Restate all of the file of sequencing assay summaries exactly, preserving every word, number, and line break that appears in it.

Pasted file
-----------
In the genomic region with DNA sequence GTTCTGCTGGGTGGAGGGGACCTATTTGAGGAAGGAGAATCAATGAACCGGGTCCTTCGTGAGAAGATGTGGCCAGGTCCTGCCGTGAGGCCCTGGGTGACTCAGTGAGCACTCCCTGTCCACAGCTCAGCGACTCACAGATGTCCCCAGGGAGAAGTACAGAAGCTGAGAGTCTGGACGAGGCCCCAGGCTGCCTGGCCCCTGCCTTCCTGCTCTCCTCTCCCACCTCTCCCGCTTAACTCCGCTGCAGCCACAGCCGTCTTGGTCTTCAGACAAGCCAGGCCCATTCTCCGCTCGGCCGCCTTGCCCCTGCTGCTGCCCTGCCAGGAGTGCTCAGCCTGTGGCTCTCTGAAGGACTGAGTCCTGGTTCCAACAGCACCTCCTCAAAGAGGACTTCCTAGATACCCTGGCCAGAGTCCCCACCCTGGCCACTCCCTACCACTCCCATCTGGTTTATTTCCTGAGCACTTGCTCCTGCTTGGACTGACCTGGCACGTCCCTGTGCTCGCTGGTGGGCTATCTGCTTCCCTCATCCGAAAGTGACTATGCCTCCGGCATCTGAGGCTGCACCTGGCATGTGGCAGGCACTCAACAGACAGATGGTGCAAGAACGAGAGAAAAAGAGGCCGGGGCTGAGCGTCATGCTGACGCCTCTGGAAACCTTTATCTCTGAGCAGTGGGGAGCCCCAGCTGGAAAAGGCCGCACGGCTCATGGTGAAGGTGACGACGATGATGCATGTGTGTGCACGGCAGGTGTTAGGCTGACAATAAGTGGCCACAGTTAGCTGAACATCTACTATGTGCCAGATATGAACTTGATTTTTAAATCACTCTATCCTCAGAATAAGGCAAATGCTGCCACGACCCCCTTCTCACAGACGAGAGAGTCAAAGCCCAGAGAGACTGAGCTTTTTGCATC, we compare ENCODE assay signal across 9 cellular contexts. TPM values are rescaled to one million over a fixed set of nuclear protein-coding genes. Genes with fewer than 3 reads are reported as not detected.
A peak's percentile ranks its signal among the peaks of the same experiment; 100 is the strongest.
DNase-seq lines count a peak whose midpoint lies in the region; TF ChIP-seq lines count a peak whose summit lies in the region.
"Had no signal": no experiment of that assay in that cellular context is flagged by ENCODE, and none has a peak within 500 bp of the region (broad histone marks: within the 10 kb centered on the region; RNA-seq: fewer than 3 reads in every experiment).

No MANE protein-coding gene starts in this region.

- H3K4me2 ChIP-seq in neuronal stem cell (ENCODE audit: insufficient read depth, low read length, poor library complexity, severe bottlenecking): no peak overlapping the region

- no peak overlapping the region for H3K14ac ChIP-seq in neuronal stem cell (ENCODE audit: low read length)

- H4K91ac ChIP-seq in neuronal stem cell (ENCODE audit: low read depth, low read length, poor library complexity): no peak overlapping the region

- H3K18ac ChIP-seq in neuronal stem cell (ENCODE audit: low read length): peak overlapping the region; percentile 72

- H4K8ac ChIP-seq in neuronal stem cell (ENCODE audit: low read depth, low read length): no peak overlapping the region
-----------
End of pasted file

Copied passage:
In the genomic region with DNA sequence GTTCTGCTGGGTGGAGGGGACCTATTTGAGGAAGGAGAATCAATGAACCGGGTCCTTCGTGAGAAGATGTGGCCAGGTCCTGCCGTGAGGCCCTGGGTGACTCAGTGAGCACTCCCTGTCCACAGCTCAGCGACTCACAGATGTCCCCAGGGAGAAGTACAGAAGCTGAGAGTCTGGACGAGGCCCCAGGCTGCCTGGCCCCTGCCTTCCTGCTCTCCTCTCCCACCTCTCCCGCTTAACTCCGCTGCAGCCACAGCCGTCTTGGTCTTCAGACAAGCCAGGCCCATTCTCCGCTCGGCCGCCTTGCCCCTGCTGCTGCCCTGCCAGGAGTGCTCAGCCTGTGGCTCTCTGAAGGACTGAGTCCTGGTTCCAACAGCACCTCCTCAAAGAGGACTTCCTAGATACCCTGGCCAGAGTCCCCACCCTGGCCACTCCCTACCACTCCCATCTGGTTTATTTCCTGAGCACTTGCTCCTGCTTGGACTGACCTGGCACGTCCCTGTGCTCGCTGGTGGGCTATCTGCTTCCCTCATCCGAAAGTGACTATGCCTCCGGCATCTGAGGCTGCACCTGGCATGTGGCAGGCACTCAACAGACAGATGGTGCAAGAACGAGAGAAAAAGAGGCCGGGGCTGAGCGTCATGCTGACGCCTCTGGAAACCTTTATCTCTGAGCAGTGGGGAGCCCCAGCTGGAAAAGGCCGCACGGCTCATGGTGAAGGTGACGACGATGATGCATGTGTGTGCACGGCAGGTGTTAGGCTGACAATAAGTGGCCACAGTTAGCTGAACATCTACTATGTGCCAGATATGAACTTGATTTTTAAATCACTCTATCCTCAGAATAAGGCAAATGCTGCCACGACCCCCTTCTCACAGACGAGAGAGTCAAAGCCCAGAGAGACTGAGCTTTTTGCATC, we compare ENCODE assay signal across 9 cellular contexts. TPM values are rescaled to one million over a fixed set of nuclear protein-coding genes. Genes with fewer than 3 reads are reported as not detected.
A peak's percentile ranks its signal among the peaks of the same experiment; 100 is the strongest.
DNase-seq lines count a peak whose midpoint lies in the region; TF ChIP-seq lines count a peak whose summit lies in the region.
"Had no signal": no experiment of that assay in that cellular context is flagged by ENCODE, and none has a peak within 500 bp of the region (broad histone marks: within the 10 kb centered on the region; RNA-seq: fewer than 3 reads in every experiment).

No MANE protein-coding gene starts in this region.

- H3K4me2 ChIP-seq in neuronal stem cell (ENCODE audit: insufficient read depth, low read length, poor library complexity, severe bottlenecking): no peak overlapping the region

- no peak overlapping the region for H3K14ac ChIP-seq in neuronal stem cell (ENCODE audit: low read length)

- H4K91ac ChIP-seq in neuronal stem cell (ENCODE audit: low read depth, low read length, poor library complexity): no peak overlapping the region

- H3K18ac ChIP-seq in neuronal stem cell (ENCODE audit: low read length): peak overlapping the region; percentile 72

- H4K8ac ChIP-seq in neuronal stem cell (ENCODE audit: low read depth, low read length): no peak overlapping the region